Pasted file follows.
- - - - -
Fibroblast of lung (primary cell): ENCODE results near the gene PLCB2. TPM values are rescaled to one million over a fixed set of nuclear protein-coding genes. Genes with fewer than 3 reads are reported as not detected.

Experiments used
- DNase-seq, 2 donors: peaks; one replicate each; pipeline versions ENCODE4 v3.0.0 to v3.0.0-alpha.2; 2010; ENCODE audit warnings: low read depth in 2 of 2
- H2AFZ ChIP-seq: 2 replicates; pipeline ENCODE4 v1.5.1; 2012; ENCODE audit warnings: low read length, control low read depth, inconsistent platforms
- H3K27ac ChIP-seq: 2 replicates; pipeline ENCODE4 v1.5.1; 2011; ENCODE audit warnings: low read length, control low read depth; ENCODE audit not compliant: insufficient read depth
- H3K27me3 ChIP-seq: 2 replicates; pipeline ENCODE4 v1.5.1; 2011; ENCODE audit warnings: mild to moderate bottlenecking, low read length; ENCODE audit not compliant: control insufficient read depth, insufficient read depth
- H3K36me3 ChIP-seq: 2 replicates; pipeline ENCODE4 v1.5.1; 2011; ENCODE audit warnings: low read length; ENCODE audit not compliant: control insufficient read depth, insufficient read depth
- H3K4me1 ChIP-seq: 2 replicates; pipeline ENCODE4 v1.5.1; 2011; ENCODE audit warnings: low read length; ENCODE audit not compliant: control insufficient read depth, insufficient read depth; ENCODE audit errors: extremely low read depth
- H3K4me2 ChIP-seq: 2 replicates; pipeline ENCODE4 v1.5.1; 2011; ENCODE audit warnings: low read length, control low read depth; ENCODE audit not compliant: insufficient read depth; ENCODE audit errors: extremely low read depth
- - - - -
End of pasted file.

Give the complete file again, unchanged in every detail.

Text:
Fibroblast of lung (primary cell): ENCODE results near the gene PLCB2. TPM values are rescaled to one million over a fixed set of nuclear protein-coding genes. Genes with fewer than 3 reads are reported as not detected.

Experiments used
- DNase-seq, 2 donors: peaks; one replicate each; pipeline versions ENCODE4 v3.0.0 to v3.0.0-alpha.2; 2010; ENCODE audit warnings: low read depth in 2 of 2
- H2AFZ ChIP-seq: 2 replicates; pipeline ENCODE4 v1.5.1; 2012; ENCODE audit warnings: low read length, control low read depth, inconsistent platforms
- H3K27ac ChIP-seq: 2 replicates; pipeline ENCODE4 v1.5.1; 2011; ENCODE audit warnings: low read length, control low read depth; ENCODE audit not compliant: insufficient read depth
- H3K27me3 ChIP-seq: 2 replicates; pipeline ENCODE4 v1.5.1; 2011; ENCODE audit warnings: mild to moderate bottlenecking, low read length; ENCODE audit not compliant: control insufficient read depth, insufficient read depth
- H3K36me3 ChIP-seq: 2 replicates; pipeline ENCODE4 v1.5.1; 2011; ENCODE audit warnings: low read length; ENCODE audit not compliant: control insufficient read depth, insufficient read depth
- H3K4me1 ChIP-seq: 2 replicates; pipeline ENCODE4 v1.5.1; 2011; ENCODE audit warnings: low read length; ENCODE audit not compliant: control insufficient read depth, insufficient read depth; ENCODE audit errors: extremely low read depth
- H3K4me2 ChIP-seq: 2 replicates; pipeline ENCODE4 v1.5.1; 2011; ENCODE audit warnings: low read length, control low read depth; ENCODE audit not compliant: insufficient read depth; ENCODE audit errors: extremely low read depth